Bahraini activists convicted of trying to overthrow the state claimed Tuesday they faced abuse in custody and were forced to sign confessions, a defense lawyer said as a civilian court began a full review of their trials carried out under martial law.

The group includes rights activist Abdulhadi al-Khawaja, who has been on a hunger strike for three months and did not attend the session.

The appeals seek to overturn the sentences. But they also mark an overall challenge to the credibility of a now-disbanded military-led court created as part of crackdowns against the nearly 15-month-old uprising against Bahrain's ruling monarchy.

A court last month ordered a full re-examination — effectively a retrial — of the cases against al-Khawaja and 20 other mostly Shiite activists found guilty last year of plots to overthrow the kingdom's Western-allied Sunni dynasty. Al-Khawaja and seven others were sentenced to life in prison and the others received lesser prison terms. Seven were sentenced in absentia.

Eleven of the defendants appeared for the opening session in civil court — watching proceedings from a glass-paneled holding pen — while they restated allegations of torture and other abuses while in custody, said defense lawyer Hasan Radhi. They also claimed they signed forced confessions and other documents after their arrests.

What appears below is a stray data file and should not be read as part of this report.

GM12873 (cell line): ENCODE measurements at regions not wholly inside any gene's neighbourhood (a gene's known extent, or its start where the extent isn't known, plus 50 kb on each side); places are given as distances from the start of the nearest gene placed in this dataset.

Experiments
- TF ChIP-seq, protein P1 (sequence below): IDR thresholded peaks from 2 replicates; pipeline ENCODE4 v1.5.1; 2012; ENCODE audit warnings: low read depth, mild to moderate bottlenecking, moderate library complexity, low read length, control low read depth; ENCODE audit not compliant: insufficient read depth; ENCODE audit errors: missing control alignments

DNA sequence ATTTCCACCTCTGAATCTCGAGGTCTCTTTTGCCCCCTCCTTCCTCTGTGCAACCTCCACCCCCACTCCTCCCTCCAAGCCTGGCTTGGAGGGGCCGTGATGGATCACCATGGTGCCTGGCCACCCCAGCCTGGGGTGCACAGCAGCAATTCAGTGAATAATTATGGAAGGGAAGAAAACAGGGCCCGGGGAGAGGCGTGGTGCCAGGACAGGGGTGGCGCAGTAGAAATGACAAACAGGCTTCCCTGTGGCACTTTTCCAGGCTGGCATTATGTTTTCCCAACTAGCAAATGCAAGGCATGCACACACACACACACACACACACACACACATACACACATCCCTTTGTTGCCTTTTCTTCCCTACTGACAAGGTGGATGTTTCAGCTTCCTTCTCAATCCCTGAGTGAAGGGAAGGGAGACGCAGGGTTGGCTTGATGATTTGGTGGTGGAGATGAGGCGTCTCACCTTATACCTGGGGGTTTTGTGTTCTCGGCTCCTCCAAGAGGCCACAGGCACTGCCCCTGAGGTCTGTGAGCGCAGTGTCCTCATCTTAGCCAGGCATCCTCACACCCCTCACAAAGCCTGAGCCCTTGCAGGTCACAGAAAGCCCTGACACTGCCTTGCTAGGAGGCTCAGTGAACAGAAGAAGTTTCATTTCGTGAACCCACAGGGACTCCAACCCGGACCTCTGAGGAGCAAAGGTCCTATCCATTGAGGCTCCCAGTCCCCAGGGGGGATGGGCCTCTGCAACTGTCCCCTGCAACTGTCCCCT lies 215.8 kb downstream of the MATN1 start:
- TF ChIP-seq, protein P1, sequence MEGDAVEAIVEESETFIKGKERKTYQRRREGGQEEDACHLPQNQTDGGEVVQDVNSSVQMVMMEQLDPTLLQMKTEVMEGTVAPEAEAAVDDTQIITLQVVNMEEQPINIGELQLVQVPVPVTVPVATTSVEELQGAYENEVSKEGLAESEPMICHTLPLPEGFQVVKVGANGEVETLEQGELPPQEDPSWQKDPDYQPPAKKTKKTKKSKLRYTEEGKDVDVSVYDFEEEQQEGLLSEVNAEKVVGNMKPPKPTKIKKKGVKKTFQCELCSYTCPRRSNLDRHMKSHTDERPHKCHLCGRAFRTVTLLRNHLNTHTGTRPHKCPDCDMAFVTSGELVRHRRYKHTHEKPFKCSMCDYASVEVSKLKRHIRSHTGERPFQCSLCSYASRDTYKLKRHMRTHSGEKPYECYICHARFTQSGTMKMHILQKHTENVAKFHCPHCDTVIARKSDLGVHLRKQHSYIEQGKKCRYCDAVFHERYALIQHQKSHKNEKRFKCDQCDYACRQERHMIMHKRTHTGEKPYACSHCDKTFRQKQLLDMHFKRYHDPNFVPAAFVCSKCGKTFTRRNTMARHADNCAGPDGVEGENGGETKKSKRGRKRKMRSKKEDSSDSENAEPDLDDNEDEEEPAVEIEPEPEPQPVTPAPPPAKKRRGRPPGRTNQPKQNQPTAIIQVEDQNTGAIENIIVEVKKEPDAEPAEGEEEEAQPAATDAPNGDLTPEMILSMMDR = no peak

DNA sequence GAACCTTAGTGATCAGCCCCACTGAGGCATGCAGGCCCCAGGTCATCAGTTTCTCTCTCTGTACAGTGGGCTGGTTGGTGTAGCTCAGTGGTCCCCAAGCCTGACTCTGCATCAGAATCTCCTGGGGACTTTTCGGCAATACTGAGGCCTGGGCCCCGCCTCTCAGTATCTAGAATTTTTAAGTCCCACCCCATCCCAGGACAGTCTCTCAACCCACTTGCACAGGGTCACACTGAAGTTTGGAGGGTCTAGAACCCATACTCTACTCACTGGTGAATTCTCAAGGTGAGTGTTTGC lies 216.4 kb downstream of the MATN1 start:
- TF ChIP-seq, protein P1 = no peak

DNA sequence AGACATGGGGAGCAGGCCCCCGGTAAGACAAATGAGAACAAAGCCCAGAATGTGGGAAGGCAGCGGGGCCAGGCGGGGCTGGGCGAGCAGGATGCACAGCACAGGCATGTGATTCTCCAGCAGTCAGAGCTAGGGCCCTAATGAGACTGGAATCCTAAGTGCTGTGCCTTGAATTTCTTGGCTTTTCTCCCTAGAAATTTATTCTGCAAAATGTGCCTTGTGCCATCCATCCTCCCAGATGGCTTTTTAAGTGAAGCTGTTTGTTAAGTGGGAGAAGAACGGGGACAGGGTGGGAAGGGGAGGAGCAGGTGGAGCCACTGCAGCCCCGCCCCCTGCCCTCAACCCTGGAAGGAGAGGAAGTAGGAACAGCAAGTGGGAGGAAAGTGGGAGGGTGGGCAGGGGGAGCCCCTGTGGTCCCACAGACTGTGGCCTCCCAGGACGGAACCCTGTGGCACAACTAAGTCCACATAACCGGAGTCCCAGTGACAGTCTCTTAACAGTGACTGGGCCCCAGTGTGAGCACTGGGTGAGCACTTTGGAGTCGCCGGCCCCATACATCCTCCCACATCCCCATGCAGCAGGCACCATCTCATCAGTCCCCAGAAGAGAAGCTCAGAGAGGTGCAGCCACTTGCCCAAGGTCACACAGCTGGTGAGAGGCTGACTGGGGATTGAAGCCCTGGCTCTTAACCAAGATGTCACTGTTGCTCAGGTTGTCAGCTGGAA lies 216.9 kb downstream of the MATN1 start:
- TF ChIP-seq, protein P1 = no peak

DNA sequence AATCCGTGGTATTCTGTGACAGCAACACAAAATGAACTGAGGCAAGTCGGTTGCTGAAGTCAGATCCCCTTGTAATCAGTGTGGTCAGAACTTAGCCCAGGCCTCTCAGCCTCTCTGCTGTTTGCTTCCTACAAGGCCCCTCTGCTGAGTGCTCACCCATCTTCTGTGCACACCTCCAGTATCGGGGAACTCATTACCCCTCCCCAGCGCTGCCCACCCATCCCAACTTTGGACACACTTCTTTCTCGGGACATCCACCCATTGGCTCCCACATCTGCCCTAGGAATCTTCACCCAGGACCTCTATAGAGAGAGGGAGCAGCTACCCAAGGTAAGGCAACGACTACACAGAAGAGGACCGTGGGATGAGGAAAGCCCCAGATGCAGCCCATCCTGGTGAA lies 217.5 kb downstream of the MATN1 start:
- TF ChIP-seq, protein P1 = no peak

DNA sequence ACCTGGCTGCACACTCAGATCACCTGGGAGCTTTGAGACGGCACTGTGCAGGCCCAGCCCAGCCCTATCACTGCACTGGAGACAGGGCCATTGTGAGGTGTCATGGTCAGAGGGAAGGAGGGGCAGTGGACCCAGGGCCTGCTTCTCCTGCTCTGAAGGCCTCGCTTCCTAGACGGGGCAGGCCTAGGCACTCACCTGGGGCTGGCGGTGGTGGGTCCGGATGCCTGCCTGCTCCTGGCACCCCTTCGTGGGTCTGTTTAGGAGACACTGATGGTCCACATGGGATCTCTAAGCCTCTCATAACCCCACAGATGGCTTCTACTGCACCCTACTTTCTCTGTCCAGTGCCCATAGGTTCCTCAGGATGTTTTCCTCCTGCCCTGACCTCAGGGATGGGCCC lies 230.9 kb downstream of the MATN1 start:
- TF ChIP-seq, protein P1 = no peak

The next hearing in the review was set for May 22. The appeals themselves are also a blow to the military-led tribunals, which were set up during the now-lifted martial law that was put in place last year at the height of the crackdowns.

Bahrain's majority Shiites claim they face widespread discrimination at the hands of the Sunni monarchy. At least 50 people have died in unrest since February 2011 on this strategic island nation, which is home to the U.S. Navy's 5th Fleet. Hundreds also have been arrested or purged from jobs as part of pressure on the opposition, which says it seeks a greater voice in Bahrain's affairs.

Bahrain's monarchy has made concessions, but not enough to satisfy demands of protesters calling for the ruling dynasty to give up its control of government. Clashes take place nearly every day — with al-Khawaja, 51, emerging recently as a powerful rallying point for demonstrators since he began his hunger strike Feb. 8.

Al-Khawaja's family describe his condition as weak, but he has received medical care. His wife has claimed the feeding tubes and other measures were carried out against al-Khawaja's will, but authorities say it was voluntary.

In recent days, protest crowds also have gathered to demand the release of the president of the Bahrain Center for Human Rights, Nabeel Rajab, who was arrested Saturday.

In March, Bahrain rejected Denmark's request to take custody of al-Khawaja, who is also a Danish citizen.

A similar retrial process is under way in a civilian court for 20 medical professionals convicted by the military-led tribunal of anti-state crimes and sentenced to five to 15 years in prison. The next hearing in their case is scheduled for Thursday.